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Red Sox come up just short

Dustin Pedroia has been coming up small when it counts.
Dustin Pedroia has been coming up small when it counts.
Photo by Bob Levey/Getty Images

This one hurt. The Red Sox-- winners of three in a row -- were surging. They were playing the Houston Astros. They were facing a pitcher with a 2-7 record.

As the game unfolded, the eventual loss became harder to stomach. They would get eleven hits through six innings off said Houston Astros 2-7 pitcher. The Astros would get two runs on a home run which ticked off the outstretched glove of 5'8" right fielder Mookie Betts. The Red Sox would get seven solid innings (season-high nine strikeouts) from Jake Peavy. The Red Sox 6-7-8-9-1 hitters would go 10-for-21. The Red Sox would have the tying and lead runs on in the 9th inning with one out and Dustin Pedroia and David Ortiz due up.

That's just the way this season has gone for the Boston Red Sox. It's been a season of missed opportunities. Their failure to cash in on Saturday may have been the final straw.

I've been holding firm these last few weeks saying that the season is not over. The Red Sox still had a shot in the AL East. I've been ridiculed for my position. This loss might be the one that makes me lock up the bandwagon as I am the last one to step off. The first-place Orioles had already lost today. When you are almost ten games out of first place, these things start to matter.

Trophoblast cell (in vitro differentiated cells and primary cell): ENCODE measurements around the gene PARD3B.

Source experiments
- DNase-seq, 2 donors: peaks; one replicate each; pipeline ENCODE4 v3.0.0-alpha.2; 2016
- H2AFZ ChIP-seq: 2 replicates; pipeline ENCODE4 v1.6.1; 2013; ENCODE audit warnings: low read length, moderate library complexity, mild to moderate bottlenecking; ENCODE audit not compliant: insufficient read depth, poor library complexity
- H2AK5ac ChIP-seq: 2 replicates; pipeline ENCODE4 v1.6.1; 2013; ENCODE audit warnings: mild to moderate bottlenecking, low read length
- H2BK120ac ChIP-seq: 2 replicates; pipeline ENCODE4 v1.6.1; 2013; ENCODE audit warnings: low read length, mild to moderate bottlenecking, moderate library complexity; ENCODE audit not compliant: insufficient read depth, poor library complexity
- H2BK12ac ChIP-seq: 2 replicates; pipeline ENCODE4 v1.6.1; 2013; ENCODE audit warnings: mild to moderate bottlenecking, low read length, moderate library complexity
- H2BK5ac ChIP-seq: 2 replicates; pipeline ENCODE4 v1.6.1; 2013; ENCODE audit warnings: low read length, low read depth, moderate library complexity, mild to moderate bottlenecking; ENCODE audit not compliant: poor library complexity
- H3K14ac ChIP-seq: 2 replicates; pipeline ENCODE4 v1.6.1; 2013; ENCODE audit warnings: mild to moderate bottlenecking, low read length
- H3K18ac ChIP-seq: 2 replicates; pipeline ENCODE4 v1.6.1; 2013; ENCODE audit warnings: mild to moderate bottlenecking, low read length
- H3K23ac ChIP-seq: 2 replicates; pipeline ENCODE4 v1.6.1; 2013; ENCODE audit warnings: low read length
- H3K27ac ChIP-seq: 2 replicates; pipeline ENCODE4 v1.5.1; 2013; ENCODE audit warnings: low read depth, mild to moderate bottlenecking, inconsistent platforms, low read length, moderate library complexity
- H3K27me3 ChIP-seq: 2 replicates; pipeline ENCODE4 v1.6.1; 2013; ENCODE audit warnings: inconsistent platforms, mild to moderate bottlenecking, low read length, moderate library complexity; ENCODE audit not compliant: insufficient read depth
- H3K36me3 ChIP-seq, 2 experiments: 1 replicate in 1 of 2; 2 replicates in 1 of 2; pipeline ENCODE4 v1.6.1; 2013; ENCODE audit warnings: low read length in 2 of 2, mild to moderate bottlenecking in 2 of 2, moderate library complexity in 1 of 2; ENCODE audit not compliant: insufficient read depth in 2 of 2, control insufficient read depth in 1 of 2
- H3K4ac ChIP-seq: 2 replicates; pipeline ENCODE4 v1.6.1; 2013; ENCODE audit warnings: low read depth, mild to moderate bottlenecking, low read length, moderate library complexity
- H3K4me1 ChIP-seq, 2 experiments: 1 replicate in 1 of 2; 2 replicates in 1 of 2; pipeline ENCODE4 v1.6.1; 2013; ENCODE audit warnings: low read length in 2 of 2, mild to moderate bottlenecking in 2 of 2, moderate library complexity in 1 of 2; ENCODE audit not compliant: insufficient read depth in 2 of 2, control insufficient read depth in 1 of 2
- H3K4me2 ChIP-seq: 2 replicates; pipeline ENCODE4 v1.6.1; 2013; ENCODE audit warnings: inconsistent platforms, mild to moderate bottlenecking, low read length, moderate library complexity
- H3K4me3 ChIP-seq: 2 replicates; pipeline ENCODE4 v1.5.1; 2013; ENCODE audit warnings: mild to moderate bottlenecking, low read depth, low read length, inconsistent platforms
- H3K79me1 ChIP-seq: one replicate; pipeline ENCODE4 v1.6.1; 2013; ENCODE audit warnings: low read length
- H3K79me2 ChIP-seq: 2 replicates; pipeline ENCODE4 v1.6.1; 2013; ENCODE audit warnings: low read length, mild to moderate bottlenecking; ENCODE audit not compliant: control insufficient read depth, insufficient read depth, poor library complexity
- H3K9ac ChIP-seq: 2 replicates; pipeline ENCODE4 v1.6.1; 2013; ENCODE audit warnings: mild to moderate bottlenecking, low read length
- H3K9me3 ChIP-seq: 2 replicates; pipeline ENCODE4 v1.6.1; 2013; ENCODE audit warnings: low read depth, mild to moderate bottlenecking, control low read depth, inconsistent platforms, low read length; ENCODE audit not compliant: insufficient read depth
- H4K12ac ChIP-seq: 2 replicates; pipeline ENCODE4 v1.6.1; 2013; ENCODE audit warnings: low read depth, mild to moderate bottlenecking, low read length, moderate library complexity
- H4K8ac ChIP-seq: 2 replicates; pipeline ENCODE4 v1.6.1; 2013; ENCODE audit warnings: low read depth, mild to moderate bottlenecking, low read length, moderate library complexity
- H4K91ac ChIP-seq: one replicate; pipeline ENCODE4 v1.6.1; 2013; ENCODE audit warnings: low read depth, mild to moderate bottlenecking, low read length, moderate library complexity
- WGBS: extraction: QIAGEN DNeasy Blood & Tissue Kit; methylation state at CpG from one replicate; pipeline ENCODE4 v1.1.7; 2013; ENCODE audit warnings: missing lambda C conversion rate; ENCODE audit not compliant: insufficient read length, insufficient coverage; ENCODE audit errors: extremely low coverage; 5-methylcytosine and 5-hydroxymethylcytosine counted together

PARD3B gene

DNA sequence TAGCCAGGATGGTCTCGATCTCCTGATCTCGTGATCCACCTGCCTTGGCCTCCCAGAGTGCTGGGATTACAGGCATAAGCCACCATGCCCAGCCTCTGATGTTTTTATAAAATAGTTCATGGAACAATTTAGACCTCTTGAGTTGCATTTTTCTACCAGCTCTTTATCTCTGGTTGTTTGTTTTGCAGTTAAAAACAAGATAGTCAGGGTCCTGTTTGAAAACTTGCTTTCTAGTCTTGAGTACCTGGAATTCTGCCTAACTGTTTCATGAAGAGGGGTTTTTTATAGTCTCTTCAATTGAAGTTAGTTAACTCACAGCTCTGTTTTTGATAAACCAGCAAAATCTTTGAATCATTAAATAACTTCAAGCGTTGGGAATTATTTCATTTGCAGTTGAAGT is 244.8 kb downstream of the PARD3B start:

This game was on Dustin Pedroia and manager John Farrell. The eventual game-winning run scored for the Astros in the 8th inning when Pedroia missed by an inch of keeping his heel on second base as he outstretched for a flip by shortstop Brock Holt. But I don't blame him for that. He made a heck of a play bare-handing the throw, and almost (almost) kept his foot on the bag. It's just too bad that he wasn't an inch taller. And if Betts was an inch taller on the Jason Castro home run... if.

I do blame Pedroia for grounding into a double play with runners on first and second in the ninth inning to end the game. I know it's unfair to blame a hitter for not producing in one specific at-bat. But I hold Pedroia and Ortiz to a higher standard. They are supposed to be the "stars" on a team which has no stars. But here we are in mid-July and Pedroia has only four home runs and 36 RBI. Betts and Holt set the table for the big guns. This was Pedroia's chance at redemption. Again, he failed. He failed so bad that he didn't even give Ortiz a chance to hit.

John Farrell takes blame for leaving Peavy in too long. Towards the end of the seventh inning, as Peavy approached 100 pitches, it was obvious Peavy was tiring. The Red Sox were lucky to get out of the seventh inning tied when -- with a runner on second -- Mike Napoli made a stellar play on a hard hit ball down the first base line.

Farrell allowed Peavy to go out for the eighth inning and major league baseball hit leader Jose Altuve promptly doubled. Relievers Andrew Miller and Junichi Tazawa couldn't prevent Altuve from scoring.

The loss drops the Red Sox record to 42-52. They remain 9.5 games back of the Orioles with one game left before the All-Star break. It is evident the Red Sox need to add a right-handed power bat during the break if they still hold out any hope of saving the season. They can't afford to wait until the trade deadline at the end of the month. It may already be too late.

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